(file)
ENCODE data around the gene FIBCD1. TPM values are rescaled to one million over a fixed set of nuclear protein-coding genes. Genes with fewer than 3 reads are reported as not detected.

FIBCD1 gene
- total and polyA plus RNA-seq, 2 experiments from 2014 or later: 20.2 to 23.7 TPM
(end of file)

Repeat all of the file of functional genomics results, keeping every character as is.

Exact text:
ENCODE data around the gene FIBCD1. TPM values are rescaled to one million over a fixed set of nuclear protein-coding genes. Genes with fewer than 3 reads are reported as not detected.

FIBCD1 gene
- total and polyA plus RNA-seq, 2 experiments from 2014 or later: 20.2 to 23.7 TPM